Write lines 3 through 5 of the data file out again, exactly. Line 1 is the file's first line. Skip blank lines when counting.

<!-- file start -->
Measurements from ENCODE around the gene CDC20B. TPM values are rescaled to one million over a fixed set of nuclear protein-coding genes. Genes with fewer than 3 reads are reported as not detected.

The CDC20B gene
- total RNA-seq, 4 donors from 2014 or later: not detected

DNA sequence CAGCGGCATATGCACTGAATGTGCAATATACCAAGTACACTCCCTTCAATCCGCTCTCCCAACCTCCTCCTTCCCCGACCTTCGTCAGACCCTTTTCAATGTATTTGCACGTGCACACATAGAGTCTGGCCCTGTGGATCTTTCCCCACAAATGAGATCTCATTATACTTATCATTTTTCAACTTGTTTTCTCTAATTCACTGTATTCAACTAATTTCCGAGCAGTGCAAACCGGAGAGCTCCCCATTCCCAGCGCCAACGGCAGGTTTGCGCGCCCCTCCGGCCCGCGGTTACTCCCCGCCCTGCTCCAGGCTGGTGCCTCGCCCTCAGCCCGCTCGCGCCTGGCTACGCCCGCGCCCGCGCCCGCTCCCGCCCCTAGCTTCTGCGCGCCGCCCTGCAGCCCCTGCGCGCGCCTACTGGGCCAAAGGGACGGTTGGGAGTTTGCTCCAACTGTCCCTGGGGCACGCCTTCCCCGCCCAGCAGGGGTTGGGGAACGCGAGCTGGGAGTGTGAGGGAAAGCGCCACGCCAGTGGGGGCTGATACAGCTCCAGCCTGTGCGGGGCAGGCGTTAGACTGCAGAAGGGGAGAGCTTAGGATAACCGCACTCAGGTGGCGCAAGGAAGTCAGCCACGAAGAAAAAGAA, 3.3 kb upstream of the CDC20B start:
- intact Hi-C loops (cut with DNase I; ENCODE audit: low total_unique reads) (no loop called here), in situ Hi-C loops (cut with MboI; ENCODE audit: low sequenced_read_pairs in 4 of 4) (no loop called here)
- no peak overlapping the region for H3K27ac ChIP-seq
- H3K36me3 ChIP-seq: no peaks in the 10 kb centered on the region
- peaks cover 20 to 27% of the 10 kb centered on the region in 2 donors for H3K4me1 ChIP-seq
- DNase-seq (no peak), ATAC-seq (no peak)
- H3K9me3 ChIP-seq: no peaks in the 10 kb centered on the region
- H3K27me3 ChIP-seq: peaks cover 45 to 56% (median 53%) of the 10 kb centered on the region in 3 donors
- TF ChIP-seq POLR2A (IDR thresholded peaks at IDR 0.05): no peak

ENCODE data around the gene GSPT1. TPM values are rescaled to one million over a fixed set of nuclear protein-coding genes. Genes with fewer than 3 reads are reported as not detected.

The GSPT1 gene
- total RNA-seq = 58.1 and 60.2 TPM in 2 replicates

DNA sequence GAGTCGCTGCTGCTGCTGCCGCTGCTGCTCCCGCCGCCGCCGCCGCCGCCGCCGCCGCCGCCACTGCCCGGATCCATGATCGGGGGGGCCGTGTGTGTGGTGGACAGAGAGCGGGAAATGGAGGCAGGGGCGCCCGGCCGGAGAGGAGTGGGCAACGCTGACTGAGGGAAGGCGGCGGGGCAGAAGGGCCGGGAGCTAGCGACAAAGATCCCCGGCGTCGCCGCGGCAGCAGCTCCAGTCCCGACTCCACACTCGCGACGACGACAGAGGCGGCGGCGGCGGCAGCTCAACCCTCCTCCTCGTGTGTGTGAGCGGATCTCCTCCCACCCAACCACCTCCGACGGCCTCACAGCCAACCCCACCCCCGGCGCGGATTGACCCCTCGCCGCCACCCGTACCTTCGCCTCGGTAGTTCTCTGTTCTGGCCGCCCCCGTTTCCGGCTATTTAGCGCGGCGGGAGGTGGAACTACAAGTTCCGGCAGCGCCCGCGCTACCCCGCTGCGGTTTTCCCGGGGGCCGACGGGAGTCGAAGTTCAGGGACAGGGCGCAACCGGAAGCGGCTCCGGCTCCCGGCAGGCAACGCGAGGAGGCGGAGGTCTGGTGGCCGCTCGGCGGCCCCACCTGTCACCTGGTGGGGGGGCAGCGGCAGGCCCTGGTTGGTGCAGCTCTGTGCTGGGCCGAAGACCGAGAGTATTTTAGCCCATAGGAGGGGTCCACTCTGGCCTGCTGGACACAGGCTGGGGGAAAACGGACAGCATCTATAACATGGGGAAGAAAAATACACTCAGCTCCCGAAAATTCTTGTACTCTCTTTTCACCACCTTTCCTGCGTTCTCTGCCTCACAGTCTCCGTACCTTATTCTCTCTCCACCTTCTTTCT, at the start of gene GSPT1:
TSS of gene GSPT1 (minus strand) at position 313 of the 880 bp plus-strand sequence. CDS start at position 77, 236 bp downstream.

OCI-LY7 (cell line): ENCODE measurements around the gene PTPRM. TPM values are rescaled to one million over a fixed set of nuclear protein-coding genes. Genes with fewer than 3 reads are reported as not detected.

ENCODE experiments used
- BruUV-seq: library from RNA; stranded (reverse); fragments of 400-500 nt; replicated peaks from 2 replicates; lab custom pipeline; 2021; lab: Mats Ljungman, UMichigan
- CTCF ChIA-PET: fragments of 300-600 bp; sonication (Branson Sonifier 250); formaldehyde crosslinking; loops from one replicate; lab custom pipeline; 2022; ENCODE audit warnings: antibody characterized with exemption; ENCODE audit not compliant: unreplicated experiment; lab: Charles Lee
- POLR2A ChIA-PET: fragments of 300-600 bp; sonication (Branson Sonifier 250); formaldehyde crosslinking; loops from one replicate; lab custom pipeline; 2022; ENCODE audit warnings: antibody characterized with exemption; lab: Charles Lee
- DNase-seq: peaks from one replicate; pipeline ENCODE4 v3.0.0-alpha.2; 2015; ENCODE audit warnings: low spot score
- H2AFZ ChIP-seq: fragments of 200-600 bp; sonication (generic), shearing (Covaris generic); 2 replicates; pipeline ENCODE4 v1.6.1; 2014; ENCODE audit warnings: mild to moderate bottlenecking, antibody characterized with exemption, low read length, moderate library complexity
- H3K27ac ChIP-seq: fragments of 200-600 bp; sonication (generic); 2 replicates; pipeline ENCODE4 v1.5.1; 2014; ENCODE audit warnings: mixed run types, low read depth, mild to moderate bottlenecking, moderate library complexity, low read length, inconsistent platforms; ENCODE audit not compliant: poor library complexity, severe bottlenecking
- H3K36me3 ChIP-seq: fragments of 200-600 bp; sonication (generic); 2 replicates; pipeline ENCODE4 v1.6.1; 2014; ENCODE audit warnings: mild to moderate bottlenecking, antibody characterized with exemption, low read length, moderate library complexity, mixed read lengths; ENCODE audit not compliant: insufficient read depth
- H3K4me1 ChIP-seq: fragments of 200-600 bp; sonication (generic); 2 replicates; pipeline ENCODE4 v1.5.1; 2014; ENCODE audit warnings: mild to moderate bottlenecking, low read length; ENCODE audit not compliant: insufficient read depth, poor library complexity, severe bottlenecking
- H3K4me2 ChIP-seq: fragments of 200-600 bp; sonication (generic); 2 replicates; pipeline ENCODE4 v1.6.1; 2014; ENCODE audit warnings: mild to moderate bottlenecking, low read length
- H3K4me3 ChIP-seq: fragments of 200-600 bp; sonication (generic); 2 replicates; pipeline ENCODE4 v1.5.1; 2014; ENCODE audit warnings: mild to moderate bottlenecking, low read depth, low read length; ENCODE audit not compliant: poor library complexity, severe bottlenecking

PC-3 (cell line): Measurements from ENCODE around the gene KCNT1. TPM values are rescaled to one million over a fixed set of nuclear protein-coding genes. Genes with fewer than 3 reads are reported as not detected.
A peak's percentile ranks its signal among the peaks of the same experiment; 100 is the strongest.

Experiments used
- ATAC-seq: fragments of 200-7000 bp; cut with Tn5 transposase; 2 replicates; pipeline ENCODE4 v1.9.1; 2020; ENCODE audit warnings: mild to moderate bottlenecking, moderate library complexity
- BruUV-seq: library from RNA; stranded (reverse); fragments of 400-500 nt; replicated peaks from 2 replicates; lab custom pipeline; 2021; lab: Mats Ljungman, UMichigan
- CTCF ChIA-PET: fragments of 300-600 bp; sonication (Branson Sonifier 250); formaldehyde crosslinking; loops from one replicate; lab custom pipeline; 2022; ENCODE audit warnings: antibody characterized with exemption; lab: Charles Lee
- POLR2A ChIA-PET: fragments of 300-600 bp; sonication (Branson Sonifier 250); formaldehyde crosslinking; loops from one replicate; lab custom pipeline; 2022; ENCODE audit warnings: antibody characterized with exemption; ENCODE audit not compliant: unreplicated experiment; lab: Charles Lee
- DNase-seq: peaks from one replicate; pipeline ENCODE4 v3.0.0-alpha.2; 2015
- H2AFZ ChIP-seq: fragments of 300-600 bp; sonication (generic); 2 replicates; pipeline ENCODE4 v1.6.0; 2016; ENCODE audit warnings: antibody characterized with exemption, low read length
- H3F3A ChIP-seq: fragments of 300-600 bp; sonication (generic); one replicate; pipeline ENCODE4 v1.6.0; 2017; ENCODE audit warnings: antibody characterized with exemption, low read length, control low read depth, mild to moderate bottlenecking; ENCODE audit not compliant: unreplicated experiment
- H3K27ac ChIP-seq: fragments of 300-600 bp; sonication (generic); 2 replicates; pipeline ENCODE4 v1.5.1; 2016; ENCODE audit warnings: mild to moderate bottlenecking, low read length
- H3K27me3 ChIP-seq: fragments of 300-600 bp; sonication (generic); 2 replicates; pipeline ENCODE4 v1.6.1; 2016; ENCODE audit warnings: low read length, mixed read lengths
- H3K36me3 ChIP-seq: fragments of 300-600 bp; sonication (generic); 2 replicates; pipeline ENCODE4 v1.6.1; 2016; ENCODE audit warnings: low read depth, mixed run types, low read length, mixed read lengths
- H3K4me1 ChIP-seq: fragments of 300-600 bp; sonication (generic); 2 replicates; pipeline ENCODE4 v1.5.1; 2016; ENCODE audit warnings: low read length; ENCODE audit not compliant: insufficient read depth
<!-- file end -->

- total RNA-seq, 4 donors from 2014 or later: not detected

DNA sequence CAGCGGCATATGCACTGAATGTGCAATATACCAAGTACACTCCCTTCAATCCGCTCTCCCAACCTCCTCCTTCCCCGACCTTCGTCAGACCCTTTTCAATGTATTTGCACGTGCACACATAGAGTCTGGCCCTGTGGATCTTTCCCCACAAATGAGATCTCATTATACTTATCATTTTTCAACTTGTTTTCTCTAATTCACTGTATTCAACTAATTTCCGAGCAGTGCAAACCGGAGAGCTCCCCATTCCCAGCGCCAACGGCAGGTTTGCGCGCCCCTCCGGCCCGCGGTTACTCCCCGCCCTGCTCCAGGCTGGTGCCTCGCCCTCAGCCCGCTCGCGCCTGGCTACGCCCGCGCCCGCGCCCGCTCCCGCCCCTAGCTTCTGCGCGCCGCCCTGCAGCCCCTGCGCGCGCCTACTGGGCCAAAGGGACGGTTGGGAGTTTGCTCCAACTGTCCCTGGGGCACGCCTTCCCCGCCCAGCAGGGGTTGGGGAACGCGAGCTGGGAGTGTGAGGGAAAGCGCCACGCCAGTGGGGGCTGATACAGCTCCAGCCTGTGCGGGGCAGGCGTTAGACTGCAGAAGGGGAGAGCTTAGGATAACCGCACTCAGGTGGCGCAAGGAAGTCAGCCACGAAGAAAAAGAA, 3.3 kb upstream of the CDC20B start:
- intact Hi-C loops (cut with DNase I; ENCODE audit: low total_unique reads) (no loop called here), in situ Hi-C loops (cut with MboI; ENCODE audit: low sequenced_read_pairs in 4 of 4) (no loop called here)